The Silver Baron's Wife traces the rags-to-riches-to-rags life of Colorado's Baby Doe Tabor (Lizzie). This fascinating heroine worked in the silver mines and had two scandalous marriages, one to a philandering opium addict and one to a Senator and silver baron worth $24 million in the late 19th century. A divorcée shunned by Denver society, Lizzie raised two daughters in a villa where 100 peacocks roamed the lawns, entertained Sarah Bernhardt when the actress performed at Tabor's Opera House, and after her second husband's death, moved to a one-room shack at the Matchless Mine in Leadville. She lived the last 35 years of her life there, writing down thousands of her dreams and noting visitations of spirits on her calendar. Hers is the tale of a fiercely independent woman who bucked all social expectations by working where 19thcentury women didn't work, becoming the key figure in one of the West's most scandalous love triangles, and, after a devastating stock market crash destroyed Tabor's vast fortune, living in eccentric isolation at the Matchless Mine. An earlier version of this novel won the PEN/New England Discovery Award in Fiction.
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I love rags to riches stories, especially if they are true. The Silver Baron's wife is definitely one that appeals to me. Lizzie is a young woman forced to make a living in a rough male mining environment. Scandals, a failing marriage to a terrible opium addicted husband, and her desire to work in the mines with the men, made this a fascinating read. When things could not get any worse, her life takes a turn and she marries a man of great wealth. Life is not always perfect however, and this time, Lizzie goes from riches to rags. An utterly fascinating story about a spunky, gutsy, and proud woman whom fortune touched and then abandoned.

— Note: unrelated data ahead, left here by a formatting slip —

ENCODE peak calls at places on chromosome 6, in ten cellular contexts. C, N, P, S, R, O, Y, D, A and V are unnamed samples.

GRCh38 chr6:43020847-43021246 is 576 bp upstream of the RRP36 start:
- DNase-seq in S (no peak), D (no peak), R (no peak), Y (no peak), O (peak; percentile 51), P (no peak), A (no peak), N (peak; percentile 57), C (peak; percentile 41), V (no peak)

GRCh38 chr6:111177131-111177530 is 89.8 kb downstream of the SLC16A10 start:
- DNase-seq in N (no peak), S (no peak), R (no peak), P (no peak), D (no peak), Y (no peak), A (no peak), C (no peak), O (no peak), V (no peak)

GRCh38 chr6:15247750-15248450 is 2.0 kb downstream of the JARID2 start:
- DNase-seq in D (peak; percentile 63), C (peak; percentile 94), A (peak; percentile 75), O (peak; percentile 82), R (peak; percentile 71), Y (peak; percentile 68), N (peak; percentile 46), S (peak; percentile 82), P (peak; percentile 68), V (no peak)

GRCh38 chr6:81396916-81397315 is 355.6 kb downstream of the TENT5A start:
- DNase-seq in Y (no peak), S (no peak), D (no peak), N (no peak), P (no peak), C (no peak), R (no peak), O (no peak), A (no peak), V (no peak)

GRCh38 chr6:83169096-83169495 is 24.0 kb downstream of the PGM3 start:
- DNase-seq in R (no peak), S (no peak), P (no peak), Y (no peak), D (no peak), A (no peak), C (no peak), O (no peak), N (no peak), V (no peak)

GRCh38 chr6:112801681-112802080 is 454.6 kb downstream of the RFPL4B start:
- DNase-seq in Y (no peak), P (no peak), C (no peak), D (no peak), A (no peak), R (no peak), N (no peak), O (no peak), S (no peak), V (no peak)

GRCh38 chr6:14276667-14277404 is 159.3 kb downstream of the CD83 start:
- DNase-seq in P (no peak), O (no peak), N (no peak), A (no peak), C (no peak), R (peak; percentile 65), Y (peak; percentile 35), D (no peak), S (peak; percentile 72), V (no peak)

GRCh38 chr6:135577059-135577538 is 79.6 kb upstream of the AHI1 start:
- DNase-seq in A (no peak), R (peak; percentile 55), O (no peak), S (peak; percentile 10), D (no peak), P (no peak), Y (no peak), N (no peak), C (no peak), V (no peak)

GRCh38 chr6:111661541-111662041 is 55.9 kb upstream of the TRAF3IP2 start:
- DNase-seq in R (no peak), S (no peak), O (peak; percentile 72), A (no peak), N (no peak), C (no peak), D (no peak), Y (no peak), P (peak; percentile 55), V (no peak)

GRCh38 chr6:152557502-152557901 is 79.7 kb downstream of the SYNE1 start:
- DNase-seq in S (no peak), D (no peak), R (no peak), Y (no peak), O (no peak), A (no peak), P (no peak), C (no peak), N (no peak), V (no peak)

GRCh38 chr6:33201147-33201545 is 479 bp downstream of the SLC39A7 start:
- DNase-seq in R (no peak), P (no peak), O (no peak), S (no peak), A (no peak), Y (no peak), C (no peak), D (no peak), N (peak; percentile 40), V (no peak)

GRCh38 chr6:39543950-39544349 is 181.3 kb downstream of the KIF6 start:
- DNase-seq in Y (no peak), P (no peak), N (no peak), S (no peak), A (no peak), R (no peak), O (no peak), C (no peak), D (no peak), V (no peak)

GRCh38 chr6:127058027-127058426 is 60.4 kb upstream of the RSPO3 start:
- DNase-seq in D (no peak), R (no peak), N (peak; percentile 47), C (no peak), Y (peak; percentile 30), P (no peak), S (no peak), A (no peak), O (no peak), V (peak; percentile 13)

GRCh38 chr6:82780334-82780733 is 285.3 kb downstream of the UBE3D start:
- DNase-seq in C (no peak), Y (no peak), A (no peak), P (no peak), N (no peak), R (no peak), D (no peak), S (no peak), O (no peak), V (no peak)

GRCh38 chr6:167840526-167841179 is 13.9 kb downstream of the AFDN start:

The Silver Barons Wife (1854-1935) Elizabeth Bonduel McCourt was born 1854 in Oshkosh Wisconsin. In 1877 she married Harvey Doe. Her father-in-law provided the couple with a quarter share in a Colorado mine called Fourth Of July. Her husband began a mining career, for which he was ill suited. Lizzie was determined to make this mine a success and because of her beauty, the minors dubbed her "Baby Doe". A series of distresses (medical, financial, personal) set the stage for a disintegrating marriage. Baby Doe sued her husband for divorce and later fell in love with millionaire, Horace Tabor. Tabor was married at the time and there are intricacies and mystery surrounding the divorce of Horace and Augusta Tabor. "After his divorce, Baby Doe and Horace married. The couple was known as “The Silver King and Queen.” They lived an elaborate life together in a Capitol Hill mansion in Denver. They had two daughters, Elizabeth “Lilly” and Rose Mary “Silver Dollar.” As you might guess, many of Denver’s elite disapproved of divorce and the Tabors. 1880– Baby Doe & Harvey Doe divorce Summer 1882 - illegal divorce between Horace and Augusta filed in Durango September, 1882 - illegal marriage of Horace & Baby Doe in St. Louis January, 1883 - Augusta agrees to second divorce filed by Horace March, 1883 - Horace & Baby Doe marriage in Washington, D. C." (historycolorado.org) 1893 brought the great silver crash and riches to rags for the Tabors. The remainder of their lives (a crash of the American dream) is characterized by acceptance, endurance and basically poverty. The spirit, determination and sequence of colorful characters and events kept me engaged in the novel. I thoroughly enjoyed my sojourn into this period of American history. 4.5*